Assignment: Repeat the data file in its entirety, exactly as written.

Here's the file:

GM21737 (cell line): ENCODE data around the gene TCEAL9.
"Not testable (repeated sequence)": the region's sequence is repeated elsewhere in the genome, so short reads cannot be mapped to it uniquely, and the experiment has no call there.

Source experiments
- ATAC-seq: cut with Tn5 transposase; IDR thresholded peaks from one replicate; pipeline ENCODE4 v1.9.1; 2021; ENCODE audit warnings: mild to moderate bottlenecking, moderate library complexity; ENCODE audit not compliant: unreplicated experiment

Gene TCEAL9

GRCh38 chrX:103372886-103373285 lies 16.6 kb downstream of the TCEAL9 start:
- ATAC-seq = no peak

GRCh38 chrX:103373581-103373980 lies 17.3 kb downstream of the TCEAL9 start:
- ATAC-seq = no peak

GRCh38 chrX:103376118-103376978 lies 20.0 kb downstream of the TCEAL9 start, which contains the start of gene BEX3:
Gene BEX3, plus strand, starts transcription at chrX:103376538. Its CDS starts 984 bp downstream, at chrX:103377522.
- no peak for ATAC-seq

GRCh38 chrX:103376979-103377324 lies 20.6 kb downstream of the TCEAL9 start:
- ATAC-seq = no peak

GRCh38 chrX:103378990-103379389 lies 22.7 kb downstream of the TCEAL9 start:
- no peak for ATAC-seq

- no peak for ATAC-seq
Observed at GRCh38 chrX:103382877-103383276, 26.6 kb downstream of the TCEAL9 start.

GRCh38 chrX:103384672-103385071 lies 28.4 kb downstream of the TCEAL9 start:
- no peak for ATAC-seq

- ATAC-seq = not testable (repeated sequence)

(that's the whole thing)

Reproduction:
GM21737 (cell line): ENCODE data around the gene TCEAL9.
"Not testable (repeated sequence)": the region's sequence is repeated elsewhere in the genome, so short reads cannot be mapped to it uniquely, and the experiment has no call there.

Source experiments
- ATAC-seq: cut with Tn5 transposase; IDR thresholded peaks from one replicate; pipeline ENCODE4 v1.9.1; 2021; ENCODE audit warnings: mild to moderate bottlenecking, moderate library complexity; ENCODE audit not compliant: unreplicated experiment

Gene TCEAL9

GRCh38 chrX:103372886-103373285 lies 16.6 kb downstream of the TCEAL9 start:
- ATAC-seq = no peak

GRCh38 chrX:103373581-103373980 lies 17.3 kb downstream of the TCEAL9 start:
- ATAC-seq = no peak

GRCh38 chrX:103376118-103376978 lies 20.0 kb downstream of the TCEAL9 start, which contains the start of gene BEX3:
Gene BEX3, plus strand, starts transcription at chrX:103376538. Its CDS starts 984 bp downstream, at chrX:103377522.
- no peak for ATAC-seq

GRCh38 chrX:103376979-103377324 lies 20.6 kb downstream of the TCEAL9 start:
- ATAC-seq = no peak

GRCh38 chrX:103378990-103379389 lies 22.7 kb downstream of the TCEAL9 start:
- no peak for ATAC-seq

- no peak for ATAC-seq
Observed at GRCh38 chrX:103382877-103383276, 26.6 kb downstream of the TCEAL9 start.

GRCh38 chrX:103384672-103385071 lies 28.4 kb downstream of the TCEAL9 start:
- no peak for ATAC-seq

- ATAC-seq = not testable (repeated sequence)